How BJP is trying to gain a foothold in Kolkata

36-Babul-Supriyo Saffron surge: (From left) Union Minister Babul Supriyo, BJP president J.P. Nadda and actor Payal Sarkar, who is a candidate in Kolkata, during a roadshow in the city | Salil Bera

The Kalighat Temple in Kolkata has seen few devotees this season; the sweltering heat and the raging pandemic have kept them and their prayers indoors. So, when a white Swift Dzire pulled up about 200m away from the temple, and a sophisticated white-haired man stepped out, the few onlookers there were surprised. Subrata Saha, a retired Army lieutenant general and a PhD holder in defence studies, waited on the pavement, mask on. Soon, a truck sporting a BJP banner and filled with party workers stopped in front of him. It was only then that the people realised that the man was the BJP candidate in their constituency—Rasbehari.

I may sound like [BJP state president] Dilip Ghosh, but it is the truth. Our [bhadralok] community is completely opportunistic. - Arindam Gupta, professor of business and commerce at Vidyasagar University

A roadside vendor went up to him with tea in a paper cup. Saha took off his mask, smiled, and took a few sips. The campaign had begun. Rasbehari, which will go to the polls on April 26, is an urban constituency with both upper-class intellectuals and the slum-dwelling poor.

After finishing his tea, Saha met one of his first prospective voters—a nonagenarian seated on a bench in the tea shop. Being told that Saha was a former Army man, the man said: “I do not care which party you belong to, but as a freedom fighter I must salute you.”

But when asked for his vote, the man became guarded. “Sorry general,” he said. “I cannot tell you whether I will vote for you or not. But you are an able man to join politics. I am proud to meet you.” Saha smiled and returned the compliment.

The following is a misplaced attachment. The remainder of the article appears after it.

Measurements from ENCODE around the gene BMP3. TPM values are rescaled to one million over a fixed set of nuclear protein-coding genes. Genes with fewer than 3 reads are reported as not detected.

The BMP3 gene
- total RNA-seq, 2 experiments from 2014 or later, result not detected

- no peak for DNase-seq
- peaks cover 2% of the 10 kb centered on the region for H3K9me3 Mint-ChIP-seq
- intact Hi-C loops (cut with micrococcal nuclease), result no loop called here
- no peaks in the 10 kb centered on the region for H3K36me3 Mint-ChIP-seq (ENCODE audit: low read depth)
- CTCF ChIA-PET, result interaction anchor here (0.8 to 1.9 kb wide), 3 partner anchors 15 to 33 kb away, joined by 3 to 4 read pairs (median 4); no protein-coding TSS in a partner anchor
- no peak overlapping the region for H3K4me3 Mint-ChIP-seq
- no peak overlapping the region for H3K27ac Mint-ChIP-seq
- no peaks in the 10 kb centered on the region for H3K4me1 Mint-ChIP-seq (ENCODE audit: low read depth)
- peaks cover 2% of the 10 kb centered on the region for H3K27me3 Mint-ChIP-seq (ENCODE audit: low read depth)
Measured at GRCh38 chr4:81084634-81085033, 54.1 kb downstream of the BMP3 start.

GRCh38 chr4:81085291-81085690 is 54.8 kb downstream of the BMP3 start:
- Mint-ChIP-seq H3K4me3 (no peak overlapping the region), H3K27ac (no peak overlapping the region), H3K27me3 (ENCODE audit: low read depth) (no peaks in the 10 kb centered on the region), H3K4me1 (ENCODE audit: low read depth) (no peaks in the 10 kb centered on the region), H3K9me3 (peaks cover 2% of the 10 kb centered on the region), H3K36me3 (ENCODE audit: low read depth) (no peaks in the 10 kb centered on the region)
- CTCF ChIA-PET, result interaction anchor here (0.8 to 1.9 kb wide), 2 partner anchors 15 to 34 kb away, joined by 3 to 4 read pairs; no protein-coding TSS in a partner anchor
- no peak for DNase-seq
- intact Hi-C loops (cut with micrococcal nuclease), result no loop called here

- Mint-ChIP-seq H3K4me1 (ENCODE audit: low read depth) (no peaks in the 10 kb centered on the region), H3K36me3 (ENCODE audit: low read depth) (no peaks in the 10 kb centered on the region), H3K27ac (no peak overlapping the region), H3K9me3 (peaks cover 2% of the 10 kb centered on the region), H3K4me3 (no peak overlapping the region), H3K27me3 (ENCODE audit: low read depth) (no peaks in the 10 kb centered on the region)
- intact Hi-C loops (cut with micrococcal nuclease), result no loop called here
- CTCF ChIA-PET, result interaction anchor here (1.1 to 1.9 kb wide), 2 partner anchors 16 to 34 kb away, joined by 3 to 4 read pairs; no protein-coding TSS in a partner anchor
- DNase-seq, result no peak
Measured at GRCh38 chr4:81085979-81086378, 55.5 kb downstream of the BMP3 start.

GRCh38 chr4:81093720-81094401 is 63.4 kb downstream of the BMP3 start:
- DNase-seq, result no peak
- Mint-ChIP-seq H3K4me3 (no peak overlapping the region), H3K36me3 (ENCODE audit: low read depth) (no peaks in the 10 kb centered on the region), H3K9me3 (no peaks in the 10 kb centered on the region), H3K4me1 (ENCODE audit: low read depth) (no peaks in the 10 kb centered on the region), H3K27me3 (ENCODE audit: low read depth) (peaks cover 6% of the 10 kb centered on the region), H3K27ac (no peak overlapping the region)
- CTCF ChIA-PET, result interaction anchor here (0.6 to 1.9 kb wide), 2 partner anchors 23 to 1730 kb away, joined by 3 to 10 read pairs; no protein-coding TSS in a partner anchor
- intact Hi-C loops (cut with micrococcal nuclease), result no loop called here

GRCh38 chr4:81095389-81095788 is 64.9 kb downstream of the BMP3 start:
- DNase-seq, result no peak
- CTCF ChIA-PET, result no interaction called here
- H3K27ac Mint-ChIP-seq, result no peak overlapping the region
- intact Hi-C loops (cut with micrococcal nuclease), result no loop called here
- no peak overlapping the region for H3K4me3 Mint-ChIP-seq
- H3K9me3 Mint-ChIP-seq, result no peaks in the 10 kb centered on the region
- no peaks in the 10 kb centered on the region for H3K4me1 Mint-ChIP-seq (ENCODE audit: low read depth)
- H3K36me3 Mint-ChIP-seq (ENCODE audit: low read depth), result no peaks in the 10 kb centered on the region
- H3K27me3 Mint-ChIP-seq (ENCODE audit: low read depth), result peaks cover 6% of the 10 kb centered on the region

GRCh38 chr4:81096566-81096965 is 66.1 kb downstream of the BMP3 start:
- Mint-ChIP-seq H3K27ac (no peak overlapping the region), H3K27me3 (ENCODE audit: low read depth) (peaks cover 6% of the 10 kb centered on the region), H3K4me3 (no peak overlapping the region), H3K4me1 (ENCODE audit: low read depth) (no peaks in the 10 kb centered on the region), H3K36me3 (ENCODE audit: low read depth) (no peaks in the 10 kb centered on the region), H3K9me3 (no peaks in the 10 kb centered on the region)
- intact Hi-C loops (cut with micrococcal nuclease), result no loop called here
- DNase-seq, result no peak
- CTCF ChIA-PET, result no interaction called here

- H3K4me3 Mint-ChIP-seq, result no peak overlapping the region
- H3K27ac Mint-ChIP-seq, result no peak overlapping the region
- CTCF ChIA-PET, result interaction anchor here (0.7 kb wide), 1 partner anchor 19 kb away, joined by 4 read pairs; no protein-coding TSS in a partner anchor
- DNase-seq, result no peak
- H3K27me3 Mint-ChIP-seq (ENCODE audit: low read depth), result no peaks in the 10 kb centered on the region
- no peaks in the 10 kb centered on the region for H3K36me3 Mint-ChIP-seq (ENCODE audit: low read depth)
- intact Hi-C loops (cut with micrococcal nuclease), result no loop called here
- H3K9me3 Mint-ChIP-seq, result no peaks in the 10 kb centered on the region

Kolkata, which has a mix of middle- and upper-class people, and of Bengali and non-Bengali speakers, has always voted for either the left or centrist parties such as the Congress and the Trinamool. There are about 15 seats in the metropolitan development area, none of which has a significant BJP presence. In the 2019 Lok Sabha elections though, the party, as per its internal survey, had a good showing in three assembly segments—Bhabanipur, Rasbehari and Dum Dum. The BJP is desperate to win these three seats, along with others where it lost by a few thousand votes. These include Tollygunge, Kasba and two seats in Behala. But the question is, will Kolkata accept the BJP’s hindutva ideology?

The city’s politics largely hinges on two groups—the working class voters and the bhadralok intelligentsia.

Before independence, Jana Sangh founder Syama Prasad Mookerjee had the support of the intellectual community in Kolkata. He controlled most educational institutions in the city, and had a great relationship with literary greats such as Rabindranath Tagore and Kazi Nazrul Islam. Even after his death in 1953, chief minister Dr Bidhan Chandra Roy—from the Congress and CM for 14 years—did not oppose the Jana Sangh ideology; he was Mookerjee’s friend.

But then came the leftists’ class war, which erased the right-wing ideology. The academic arena was chock-a-block with Marxist thinkers; films, theatre and music became the modes of communication for left politicians.

But in 1991, with liberalisation, Kolkata’s youth started demanding a better life from the pro-proletariat government. Slowly, the working class, too, raised their voice for better incomes. The two groups began to see a viable alternative in the Congress, and later the Trinamool. “The Congress in Kolkata tried to adopt the left culture of protest in the city,” said Arindam Gupta, professor of business and commerce at Vidyasagar University. “The Congress in the 1990s protested the price rise of fuel and hike in electricity and transport fares; the Trinamool gradually took over that role. The people of Kolkata, except the intellectuals, preferred this.”

Holding on: Chief Minister Mamata Banerjee at a rally in Kolkata | Salil Bera Holding on: Chief Minister Mamata Banerjee at a rally in Kolkata | Salil Bera